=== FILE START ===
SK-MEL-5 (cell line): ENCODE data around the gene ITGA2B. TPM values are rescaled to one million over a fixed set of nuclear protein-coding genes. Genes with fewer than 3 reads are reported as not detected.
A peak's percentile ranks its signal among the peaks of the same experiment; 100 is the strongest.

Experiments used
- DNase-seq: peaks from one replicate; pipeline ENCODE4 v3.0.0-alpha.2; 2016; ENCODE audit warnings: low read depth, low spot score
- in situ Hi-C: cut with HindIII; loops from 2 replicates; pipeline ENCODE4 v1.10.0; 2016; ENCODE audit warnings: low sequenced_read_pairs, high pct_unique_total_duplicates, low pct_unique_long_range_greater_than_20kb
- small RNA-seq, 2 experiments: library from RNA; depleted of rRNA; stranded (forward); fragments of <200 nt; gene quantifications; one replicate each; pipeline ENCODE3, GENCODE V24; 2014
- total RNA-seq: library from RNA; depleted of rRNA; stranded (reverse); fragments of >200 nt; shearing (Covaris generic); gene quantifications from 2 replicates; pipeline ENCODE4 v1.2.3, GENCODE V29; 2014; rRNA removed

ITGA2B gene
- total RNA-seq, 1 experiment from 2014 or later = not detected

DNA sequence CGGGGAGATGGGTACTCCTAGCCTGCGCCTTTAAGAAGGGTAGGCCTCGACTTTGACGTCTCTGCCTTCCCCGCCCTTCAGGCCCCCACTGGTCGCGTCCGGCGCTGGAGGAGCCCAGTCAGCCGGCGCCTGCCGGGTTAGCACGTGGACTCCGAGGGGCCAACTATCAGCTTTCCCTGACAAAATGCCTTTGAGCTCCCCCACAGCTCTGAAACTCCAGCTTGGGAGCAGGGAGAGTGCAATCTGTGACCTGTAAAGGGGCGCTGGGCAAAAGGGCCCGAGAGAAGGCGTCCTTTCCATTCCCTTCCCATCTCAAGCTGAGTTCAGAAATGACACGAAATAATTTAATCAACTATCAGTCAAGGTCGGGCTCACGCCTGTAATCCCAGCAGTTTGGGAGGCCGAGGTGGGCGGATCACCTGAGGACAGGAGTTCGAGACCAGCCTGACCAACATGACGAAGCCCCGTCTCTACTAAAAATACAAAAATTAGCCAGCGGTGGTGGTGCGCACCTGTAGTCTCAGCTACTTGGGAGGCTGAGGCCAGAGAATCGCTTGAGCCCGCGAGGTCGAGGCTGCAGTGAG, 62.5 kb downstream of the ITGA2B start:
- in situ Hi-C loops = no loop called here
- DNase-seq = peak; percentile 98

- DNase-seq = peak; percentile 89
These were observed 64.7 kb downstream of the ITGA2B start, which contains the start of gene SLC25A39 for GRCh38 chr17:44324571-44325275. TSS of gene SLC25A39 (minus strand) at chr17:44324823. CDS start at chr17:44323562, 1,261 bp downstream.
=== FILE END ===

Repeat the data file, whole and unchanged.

SK-MEL-5 (cell line): ENCODE data around the gene ITGA2B. TPM values are rescaled to one million over a fixed set of nuclear protein-coding genes. Genes with fewer than 3 reads are reported as not detected.
A peak's percentile ranks its signal among the peaks of the same experiment; 100 is the strongest.

Experiments used
- DNase-seq: peaks from one replicate; pipeline ENCODE4 v3.0.0-alpha.2; 2016; ENCODE audit warnings: low read depth, low spot score
- in situ Hi-C: cut with HindIII; loops from 2 replicates; pipeline ENCODE4 v1.10.0; 2016; ENCODE audit warnings: low sequenced_read_pairs, high pct_unique_total_duplicates, low pct_unique_long_range_greater_than_20kb
- small RNA-seq, 2 experiments: library from RNA; depleted of rRNA; stranded (forward); fragments of <200 nt; gene quantifications; one replicate each; pipeline ENCODE3, GENCODE V24; 2014
- total RNA-seq: library from RNA; depleted of rRNA; stranded (reverse); fragments of >200 nt; shearing (Covaris generic); gene quantifications from 2 replicates; pipeline ENCODE4 v1.2.3, GENCODE V29; 2014; rRNA removed

ITGA2B gene
- total RNA-seq, 1 experiment from 2014 or later = not detected

DNA sequence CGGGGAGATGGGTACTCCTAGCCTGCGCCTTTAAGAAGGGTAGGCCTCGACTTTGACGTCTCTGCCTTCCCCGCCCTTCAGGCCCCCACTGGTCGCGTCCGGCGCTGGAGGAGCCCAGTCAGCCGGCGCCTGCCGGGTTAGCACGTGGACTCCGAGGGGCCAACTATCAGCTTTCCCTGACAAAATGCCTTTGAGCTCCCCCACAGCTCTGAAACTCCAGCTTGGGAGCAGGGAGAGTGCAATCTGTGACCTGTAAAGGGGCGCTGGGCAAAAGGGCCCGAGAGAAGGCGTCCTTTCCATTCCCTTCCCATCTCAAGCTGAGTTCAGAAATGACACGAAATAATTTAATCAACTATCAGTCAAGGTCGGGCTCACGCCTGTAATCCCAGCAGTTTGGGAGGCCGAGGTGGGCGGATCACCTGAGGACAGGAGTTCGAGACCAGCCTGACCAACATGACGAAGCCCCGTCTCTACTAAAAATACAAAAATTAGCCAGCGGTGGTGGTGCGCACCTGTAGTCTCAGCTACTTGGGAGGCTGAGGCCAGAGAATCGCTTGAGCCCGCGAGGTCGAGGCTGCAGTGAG, 62.5 kb downstream of the ITGA2B start:
- in situ Hi-C loops = no loop called here
- DNase-seq = peak; percentile 98

- DNase-seq = peak; percentile 89
These were observed 64.7 kb downstream of the ITGA2B start, which contains the start of gene SLC25A39 for GRCh38 chr17:44324571-44325275. TSS of gene SLC25A39 (minus strand) at chr17:44324823. CDS start at chr17:44323562, 1,261 bp downstream.